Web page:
The interchange debate involves a lot of details that I haven’t had the time to fully digest, so I won’t claim to have a high level of confidence about whether regulations being proposed are  good idea or not. But I would like to offer a note of concern and skepticism about an issue I haven’t seen seriously addressed by the otherwise very informative bloggers, like Felix Salmon and Mike Konczal, who have been covering this topic: what impact will the proposed regulation have on potential market entry?

I think we can all agree that more competition is, when feasible, the best way to deal with undesirable market power.  This point has been echoed several times by Matt Yglesias, but the most I have seen it discussed so far is by Konczal, who is not optimistic that this represents a feasible solution:

Technology breakthroughs, the other things to break up oligarchies, also don’t look likely. I can’t find it now, but recently there was an article about the future of consumer finances online (maybe in Wired?). A lot of revolutionary stuff could be coming, but none of it looks to be able to cut the legs out from the interchange system. I talk a lot to the online tech finance people, and try to keep up on what is happening in the medium term, and I don’t see much that is moving in order to put competitive pressure on the credit card model. I think that plastic will be the future in the 21st century, and there’s a clear structure of who sets these prices.

I think this issue deserves a much closer look, because some not so futuristic technologies like mobile payment seem to be potentially disruptive market entrants that could upset the Visa/Mastercard duopoly. Lawmakers need to be cautious with this, because if you’re going to start setting prices, then you’re messing with the profits for potential entrants, and thus possibly disrupting the future path of innovation. The welfare impacts of accidently preventing a market entrant or technological innovation here would be huge, and would likely trump any welfare benefits of the proposed regulations.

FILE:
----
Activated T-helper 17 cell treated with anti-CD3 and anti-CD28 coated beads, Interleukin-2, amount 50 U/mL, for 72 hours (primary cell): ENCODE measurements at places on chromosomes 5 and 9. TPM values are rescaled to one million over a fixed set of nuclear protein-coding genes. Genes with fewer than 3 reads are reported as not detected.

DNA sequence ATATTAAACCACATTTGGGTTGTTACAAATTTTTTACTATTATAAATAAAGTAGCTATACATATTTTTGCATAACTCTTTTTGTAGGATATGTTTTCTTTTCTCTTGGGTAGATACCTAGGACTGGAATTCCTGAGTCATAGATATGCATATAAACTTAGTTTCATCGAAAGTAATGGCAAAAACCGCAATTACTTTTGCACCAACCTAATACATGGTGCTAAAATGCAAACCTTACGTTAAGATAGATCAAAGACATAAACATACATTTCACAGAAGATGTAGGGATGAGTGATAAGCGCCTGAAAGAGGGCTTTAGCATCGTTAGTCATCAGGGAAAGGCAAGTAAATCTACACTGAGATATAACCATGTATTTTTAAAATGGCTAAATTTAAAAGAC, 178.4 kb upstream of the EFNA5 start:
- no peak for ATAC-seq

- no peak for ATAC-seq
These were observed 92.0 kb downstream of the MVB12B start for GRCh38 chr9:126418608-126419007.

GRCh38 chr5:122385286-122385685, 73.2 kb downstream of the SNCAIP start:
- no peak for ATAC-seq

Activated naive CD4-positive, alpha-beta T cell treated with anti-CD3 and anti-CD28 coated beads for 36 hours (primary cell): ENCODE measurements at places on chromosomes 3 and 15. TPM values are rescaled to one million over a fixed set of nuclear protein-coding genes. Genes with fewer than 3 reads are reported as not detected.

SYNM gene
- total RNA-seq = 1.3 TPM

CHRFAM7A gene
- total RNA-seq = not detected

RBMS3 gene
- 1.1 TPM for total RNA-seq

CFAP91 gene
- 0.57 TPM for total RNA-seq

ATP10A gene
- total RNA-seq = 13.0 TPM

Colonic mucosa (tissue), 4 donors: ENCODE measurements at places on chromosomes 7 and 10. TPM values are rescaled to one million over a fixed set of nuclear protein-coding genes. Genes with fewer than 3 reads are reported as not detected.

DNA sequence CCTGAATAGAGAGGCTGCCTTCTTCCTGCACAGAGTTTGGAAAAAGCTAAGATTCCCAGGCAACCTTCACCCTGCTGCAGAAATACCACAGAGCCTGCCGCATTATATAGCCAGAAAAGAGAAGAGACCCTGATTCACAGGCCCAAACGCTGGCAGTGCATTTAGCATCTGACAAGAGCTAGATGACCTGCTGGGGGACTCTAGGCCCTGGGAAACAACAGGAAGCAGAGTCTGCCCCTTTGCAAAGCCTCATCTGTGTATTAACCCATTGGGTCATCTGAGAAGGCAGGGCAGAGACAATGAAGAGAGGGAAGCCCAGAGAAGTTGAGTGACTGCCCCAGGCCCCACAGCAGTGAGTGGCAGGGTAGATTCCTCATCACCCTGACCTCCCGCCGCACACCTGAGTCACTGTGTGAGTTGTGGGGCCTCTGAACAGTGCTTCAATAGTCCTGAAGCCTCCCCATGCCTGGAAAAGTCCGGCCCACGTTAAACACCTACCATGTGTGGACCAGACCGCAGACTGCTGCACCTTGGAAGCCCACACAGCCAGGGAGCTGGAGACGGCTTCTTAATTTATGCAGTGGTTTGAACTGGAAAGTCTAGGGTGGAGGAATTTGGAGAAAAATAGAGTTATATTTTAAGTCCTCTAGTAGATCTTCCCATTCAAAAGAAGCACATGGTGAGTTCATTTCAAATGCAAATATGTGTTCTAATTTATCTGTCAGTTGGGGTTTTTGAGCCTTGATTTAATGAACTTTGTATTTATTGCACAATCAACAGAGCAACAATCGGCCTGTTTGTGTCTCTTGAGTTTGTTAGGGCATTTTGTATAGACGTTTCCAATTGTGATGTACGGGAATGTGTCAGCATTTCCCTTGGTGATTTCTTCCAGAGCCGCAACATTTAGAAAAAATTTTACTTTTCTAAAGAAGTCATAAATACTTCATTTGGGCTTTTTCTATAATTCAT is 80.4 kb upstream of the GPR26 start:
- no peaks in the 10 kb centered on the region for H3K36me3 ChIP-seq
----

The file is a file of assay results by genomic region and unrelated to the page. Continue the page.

Price floors strike me as very dangerous in this regard. If the Fed gets tasked with ensuring that card issuers only charge “fair” prices that reflect marginal costs, then potential market entrants will never be able to recover the large up front costs needed overcome the initial network effects and economies of scale, and so they won’t make the necessary investments.

And even if the initial regulations don’t function as barriers to entry, how hard would it be for Visa and Mastercard to use regulatory capture to make sure that they evolve into them? Mr.Konczal is doing a great job writing about the goings on of interchange regulations now, but two years down the line will anyone still be holding legislators to task on this issue? Probably just Visa and Mastercard.

Maybe I’m worrying about nothing here, I certainly hope so, and if I am I would sincerely like to be convinced. Would the proposed interchange regulations reduce the incentives for market entrants and disruptive technologies? Please, disabuse me of my worries.